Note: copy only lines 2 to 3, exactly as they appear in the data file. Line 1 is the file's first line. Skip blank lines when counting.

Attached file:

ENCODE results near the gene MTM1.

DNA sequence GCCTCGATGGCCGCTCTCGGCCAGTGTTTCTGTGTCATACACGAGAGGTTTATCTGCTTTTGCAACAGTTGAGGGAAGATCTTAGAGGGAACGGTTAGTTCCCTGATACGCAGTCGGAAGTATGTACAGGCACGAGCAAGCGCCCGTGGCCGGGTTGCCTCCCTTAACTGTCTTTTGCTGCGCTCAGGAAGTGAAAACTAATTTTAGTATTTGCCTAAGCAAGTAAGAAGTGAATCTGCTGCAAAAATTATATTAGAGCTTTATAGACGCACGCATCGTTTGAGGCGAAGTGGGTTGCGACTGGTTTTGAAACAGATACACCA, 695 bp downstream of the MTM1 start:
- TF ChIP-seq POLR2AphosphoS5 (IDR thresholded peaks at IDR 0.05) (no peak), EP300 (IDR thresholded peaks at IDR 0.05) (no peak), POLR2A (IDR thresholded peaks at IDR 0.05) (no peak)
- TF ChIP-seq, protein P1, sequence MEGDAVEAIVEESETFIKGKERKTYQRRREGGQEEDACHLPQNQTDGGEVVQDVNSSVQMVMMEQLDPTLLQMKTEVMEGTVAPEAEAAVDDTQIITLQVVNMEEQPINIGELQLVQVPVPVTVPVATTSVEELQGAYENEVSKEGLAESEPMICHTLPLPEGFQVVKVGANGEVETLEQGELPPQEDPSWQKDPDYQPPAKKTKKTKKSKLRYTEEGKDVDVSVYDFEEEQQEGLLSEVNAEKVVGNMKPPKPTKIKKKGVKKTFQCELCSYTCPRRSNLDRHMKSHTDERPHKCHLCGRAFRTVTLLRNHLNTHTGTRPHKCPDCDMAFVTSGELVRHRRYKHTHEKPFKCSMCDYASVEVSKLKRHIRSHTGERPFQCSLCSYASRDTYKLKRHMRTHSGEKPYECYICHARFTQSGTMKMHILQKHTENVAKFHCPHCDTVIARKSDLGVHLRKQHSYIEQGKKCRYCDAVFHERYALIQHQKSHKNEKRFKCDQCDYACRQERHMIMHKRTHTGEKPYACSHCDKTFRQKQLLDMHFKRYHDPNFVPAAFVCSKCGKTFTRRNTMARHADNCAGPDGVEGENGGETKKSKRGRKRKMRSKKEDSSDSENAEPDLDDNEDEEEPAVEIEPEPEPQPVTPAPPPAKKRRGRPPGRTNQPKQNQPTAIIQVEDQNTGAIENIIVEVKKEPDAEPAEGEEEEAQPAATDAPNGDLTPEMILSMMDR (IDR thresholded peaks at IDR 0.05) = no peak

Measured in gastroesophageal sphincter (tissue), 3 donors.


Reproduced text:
DNA sequence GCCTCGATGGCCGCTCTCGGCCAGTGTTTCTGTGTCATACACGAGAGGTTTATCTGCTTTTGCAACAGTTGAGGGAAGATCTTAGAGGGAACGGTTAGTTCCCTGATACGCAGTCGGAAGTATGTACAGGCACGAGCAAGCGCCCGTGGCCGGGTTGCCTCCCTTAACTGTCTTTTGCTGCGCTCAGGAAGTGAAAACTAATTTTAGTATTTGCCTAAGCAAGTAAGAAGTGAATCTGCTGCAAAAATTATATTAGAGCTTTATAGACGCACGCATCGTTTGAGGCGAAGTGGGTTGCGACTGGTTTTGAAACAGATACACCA, 695 bp downstream of the MTM1 start:
- TF ChIP-seq POLR2AphosphoS5 (IDR thresholded peaks at IDR 0.05) (no peak), EP300 (IDR thresholded peaks at IDR 0.05) (no peak), POLR2A (IDR thresholded peaks at IDR 0.05) (no peak)